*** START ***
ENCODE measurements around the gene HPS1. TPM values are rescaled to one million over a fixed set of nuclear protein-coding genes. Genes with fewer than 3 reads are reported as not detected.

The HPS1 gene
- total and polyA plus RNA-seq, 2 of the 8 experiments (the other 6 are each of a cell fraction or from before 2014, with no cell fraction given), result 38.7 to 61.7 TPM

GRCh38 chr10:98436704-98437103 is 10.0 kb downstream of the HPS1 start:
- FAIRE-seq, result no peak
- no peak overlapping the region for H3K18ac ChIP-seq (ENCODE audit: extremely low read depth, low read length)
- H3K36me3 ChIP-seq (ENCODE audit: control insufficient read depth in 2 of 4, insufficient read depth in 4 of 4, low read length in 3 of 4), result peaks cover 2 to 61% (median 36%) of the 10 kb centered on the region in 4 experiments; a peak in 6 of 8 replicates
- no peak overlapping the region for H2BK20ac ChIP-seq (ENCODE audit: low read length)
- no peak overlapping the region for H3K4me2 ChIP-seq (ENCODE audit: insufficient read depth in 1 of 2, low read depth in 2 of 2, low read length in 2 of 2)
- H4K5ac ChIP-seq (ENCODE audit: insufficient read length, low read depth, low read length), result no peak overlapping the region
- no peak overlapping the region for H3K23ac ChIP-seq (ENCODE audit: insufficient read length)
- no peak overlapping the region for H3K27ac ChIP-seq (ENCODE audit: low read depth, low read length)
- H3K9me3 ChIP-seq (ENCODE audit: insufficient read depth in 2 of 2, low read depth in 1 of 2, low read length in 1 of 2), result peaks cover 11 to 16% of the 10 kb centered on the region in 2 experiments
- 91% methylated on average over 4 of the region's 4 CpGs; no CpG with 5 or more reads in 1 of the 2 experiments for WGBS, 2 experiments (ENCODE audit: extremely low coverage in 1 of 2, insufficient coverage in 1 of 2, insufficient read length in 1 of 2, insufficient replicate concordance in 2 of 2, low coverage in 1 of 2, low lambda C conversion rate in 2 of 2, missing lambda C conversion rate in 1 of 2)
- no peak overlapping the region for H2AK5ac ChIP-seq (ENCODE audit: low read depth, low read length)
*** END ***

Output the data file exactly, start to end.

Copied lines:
ENCODE measurements around the gene HPS1. TPM values are rescaled to one million over a fixed set of nuclear protein-coding genes. Genes with fewer than 3 reads are reported as not detected.

The HPS1 gene
- total and polyA plus RNA-seq, 2 of the 8 experiments (the other 6 are each of a cell fraction or from before 2014, with no cell fraction given), result 38.7 to 61.7 TPM

GRCh38 chr10:98436704-98437103 is 10.0 kb downstream of the HPS1 start:
- FAIRE-seq, result no peak
- no peak overlapping the region for H3K18ac ChIP-seq (ENCODE audit: extremely low read depth, low read length)
- H3K36me3 ChIP-seq (ENCODE audit: control insufficient read depth in 2 of 4, insufficient read depth in 4 of 4, low read length in 3 of 4), result peaks cover 2 to 61% (median 36%) of the 10 kb centered on the region in 4 experiments; a peak in 6 of 8 replicates
- no peak overlapping the region for H2BK20ac ChIP-seq (ENCODE audit: low read length)
- no peak overlapping the region for H3K4me2 ChIP-seq (ENCODE audit: insufficient read depth in 1 of 2, low read depth in 2 of 2, low read length in 2 of 2)
- H4K5ac ChIP-seq (ENCODE audit: insufficient read length, low read depth, low read length), result no peak overlapping the region
- no peak overlapping the region for H3K23ac ChIP-seq (ENCODE audit: insufficient read length)
- no peak overlapping the region for H3K27ac ChIP-seq (ENCODE audit: low read depth, low read length)
- H3K9me3 ChIP-seq (ENCODE audit: insufficient read depth in 2 of 2, low read depth in 1 of 2, low read length in 1 of 2), result peaks cover 11 to 16% of the 10 kb centered on the region in 2 experiments
- 91% methylated on average over 4 of the region's 4 CpGs; no CpG with 5 or more reads in 1 of the 2 experiments for WGBS, 2 experiments (ENCODE audit: extremely low coverage in 1 of 2, insufficient coverage in 1 of 2, insufficient read length in 1 of 2, insufficient replicate concordance in 2 of 2, low coverage in 1 of 2, low lambda C conversion rate in 2 of 2, missing lambda C conversion rate in 1 of 2)
- no peak overlapping the region for H2AK5ac ChIP-seq (ENCODE audit: low read depth, low read length)